Best Albums of 08


Nov 25 2008, 22h27

Best Albums of 08

10. David Cook: (November)
Apart from the occasional artist I would argue that the Idol franchise is full of shit, however David Cook is one of those rare exceptions. Crowned this year’s winner of American Idol he specialises in emotive rock. Think of him as a male version of Amy Lee or Hayley Williams. He impressed me on Idol with his Chris Cornell inspired cover of Billie Jean and his power ballad take on Lionel Ritchie’s Hello. He repeats much of the same formula here, but its very effective. Stand out tracks include Idol winning ballad The Time Of My Life, pop orientated Declaration and metal influenced Bar-ba-sol. A must have for any fan of rock music.

9. A Million Trillion Stars (June)
Fronted by C List actress Taryn Manning (best known for co-starring with Britney Spears in the movie Crossroads) Boomkat’s sophomore release is barely available in the US let alone here in Australia. That is unfortunate because Taryn is a far better singer than actress. The album primarily consists of electro pop beats with an R&B sensibility. Highlights on the album include Elated, Lonely Child, and Instead. This album is great to put on at a party or to cruise along with while it plays on the IPOD.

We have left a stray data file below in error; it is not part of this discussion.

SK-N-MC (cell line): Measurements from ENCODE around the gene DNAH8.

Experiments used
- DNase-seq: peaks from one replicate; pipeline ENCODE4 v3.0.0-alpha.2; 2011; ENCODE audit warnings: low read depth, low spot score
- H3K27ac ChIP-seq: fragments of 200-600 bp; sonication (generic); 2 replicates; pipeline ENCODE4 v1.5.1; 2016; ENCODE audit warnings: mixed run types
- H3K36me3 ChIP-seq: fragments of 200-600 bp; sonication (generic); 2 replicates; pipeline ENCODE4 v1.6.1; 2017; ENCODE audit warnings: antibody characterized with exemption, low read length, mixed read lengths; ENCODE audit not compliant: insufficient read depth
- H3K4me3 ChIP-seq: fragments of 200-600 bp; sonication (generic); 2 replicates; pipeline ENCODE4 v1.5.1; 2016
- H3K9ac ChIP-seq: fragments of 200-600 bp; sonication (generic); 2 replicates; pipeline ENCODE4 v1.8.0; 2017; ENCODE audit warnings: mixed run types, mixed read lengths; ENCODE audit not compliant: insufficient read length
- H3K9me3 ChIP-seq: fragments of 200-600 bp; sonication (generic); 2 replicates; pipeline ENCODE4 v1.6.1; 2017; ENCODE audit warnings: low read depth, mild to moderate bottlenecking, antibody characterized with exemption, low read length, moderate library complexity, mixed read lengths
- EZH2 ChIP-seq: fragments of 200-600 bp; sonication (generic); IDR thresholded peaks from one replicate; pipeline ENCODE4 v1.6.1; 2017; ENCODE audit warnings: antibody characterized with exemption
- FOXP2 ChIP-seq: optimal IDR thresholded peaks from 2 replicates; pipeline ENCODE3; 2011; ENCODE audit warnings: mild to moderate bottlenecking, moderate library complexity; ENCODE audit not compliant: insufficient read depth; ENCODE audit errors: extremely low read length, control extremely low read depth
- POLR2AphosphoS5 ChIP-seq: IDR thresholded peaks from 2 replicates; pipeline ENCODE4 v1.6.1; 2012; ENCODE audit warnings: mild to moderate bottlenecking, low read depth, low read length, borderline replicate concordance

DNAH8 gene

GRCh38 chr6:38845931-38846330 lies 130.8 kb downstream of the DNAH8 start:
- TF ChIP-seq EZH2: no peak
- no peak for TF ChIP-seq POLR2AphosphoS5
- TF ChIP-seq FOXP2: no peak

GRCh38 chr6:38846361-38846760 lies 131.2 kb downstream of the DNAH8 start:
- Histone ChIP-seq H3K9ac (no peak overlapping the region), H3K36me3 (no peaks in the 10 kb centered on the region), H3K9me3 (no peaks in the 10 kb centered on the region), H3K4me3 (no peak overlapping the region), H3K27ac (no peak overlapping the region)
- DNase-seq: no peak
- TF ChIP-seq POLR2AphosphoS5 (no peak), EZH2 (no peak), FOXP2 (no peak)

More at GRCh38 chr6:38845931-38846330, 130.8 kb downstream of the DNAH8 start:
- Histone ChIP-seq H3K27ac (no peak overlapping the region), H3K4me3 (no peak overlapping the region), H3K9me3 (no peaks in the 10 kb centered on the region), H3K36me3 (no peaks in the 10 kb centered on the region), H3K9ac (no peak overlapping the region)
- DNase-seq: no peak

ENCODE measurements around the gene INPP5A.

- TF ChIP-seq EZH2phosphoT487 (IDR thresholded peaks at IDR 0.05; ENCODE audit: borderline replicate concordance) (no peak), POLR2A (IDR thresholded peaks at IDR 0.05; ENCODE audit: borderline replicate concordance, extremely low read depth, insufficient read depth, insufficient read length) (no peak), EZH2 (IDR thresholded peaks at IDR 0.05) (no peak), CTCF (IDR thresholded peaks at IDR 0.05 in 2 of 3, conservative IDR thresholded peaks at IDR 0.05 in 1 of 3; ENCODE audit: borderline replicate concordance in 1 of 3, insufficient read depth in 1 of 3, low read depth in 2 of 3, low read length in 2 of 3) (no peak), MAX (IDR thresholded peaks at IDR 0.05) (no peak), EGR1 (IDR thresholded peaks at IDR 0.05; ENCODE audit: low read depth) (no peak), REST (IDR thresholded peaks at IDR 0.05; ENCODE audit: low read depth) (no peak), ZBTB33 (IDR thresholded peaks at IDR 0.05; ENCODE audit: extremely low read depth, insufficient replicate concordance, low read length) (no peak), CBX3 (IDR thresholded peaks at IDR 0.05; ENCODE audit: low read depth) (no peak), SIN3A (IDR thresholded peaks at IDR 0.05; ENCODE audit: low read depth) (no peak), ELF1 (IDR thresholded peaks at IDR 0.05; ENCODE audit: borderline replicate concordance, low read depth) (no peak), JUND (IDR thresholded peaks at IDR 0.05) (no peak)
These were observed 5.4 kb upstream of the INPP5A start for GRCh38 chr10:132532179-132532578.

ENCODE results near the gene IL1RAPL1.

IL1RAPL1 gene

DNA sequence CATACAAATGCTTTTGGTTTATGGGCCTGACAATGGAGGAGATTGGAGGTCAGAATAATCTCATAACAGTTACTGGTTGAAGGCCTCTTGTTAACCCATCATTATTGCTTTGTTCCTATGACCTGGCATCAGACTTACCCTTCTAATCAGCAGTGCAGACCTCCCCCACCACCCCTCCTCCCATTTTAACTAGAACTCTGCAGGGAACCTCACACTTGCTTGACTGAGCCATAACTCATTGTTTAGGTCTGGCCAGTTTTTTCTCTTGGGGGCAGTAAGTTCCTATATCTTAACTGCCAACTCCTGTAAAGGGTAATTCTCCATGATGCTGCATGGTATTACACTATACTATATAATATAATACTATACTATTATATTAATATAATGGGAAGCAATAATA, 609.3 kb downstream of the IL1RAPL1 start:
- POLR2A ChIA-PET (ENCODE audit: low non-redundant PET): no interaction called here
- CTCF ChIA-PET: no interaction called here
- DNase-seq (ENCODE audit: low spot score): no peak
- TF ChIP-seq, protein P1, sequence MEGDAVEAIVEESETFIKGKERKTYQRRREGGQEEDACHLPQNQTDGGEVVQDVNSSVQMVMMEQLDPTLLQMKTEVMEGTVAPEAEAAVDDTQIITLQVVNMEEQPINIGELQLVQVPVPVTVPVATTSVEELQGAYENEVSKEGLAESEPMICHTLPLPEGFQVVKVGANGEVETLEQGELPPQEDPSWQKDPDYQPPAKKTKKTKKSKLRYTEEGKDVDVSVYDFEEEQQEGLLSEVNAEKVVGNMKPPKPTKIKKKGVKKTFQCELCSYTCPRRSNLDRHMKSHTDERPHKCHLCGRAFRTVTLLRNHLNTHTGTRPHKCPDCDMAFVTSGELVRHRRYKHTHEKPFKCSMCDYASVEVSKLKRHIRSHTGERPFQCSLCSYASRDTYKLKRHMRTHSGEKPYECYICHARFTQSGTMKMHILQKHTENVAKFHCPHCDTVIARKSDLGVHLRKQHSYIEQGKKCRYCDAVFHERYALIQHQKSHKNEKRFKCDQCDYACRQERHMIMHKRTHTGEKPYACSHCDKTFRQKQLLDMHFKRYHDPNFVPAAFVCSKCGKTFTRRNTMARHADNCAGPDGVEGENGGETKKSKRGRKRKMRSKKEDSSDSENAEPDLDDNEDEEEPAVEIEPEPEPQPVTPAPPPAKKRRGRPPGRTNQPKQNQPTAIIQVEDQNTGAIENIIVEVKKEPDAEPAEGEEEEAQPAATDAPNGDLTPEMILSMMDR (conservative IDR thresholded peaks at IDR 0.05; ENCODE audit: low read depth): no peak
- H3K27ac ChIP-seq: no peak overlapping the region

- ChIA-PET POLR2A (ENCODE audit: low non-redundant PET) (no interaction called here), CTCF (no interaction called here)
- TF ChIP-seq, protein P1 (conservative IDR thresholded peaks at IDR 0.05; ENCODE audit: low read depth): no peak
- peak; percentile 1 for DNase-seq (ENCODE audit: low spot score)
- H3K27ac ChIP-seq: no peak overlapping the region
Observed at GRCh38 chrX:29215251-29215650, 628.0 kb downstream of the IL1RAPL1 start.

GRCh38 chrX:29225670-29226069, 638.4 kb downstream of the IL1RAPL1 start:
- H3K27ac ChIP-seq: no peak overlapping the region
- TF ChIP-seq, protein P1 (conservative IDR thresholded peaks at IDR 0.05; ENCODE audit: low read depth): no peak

8. Don’t Look Away (January)